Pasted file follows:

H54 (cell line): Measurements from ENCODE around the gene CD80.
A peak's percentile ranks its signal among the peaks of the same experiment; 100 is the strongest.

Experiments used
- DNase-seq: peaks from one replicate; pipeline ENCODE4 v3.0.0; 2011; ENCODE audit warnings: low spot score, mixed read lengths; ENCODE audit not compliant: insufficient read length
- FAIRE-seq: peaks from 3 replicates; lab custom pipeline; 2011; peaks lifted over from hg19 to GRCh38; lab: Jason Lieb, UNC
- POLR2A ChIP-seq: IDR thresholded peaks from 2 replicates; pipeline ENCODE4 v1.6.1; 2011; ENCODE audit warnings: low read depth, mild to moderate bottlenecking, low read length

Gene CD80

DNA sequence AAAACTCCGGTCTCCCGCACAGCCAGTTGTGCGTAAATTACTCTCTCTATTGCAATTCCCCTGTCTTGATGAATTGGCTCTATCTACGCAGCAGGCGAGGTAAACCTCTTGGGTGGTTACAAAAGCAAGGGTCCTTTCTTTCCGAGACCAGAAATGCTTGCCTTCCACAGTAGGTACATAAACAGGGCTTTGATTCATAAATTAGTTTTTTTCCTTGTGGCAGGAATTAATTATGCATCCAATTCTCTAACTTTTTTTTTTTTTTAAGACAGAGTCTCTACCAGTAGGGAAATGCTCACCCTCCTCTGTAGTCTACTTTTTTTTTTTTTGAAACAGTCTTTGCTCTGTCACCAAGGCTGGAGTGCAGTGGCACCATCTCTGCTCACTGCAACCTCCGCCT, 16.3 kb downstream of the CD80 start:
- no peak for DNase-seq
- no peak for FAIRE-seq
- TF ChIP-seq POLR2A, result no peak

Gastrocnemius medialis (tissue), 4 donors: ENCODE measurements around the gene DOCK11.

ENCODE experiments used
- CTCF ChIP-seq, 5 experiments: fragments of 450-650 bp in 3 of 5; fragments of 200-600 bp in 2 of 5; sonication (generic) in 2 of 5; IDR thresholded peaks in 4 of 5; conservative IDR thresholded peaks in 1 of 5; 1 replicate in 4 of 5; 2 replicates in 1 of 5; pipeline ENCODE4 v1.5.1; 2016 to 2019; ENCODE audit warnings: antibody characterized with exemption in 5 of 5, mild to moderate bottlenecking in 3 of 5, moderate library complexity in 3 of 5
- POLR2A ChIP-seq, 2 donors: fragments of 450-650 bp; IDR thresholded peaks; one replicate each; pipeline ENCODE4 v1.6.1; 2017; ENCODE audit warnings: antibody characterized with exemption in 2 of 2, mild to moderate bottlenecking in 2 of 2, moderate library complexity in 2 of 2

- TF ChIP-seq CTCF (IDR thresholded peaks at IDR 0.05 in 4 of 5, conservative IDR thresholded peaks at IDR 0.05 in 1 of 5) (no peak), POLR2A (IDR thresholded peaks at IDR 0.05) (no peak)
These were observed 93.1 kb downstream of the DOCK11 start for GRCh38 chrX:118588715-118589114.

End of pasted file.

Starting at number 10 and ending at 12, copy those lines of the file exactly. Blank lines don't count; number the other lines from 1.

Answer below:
- no peak for FAIRE-seq
- TF ChIP-seq POLR2A, result no peak

Gastrocnemius medialis (tissue), 4 donors: ENCODE measurements around the gene DOCK11.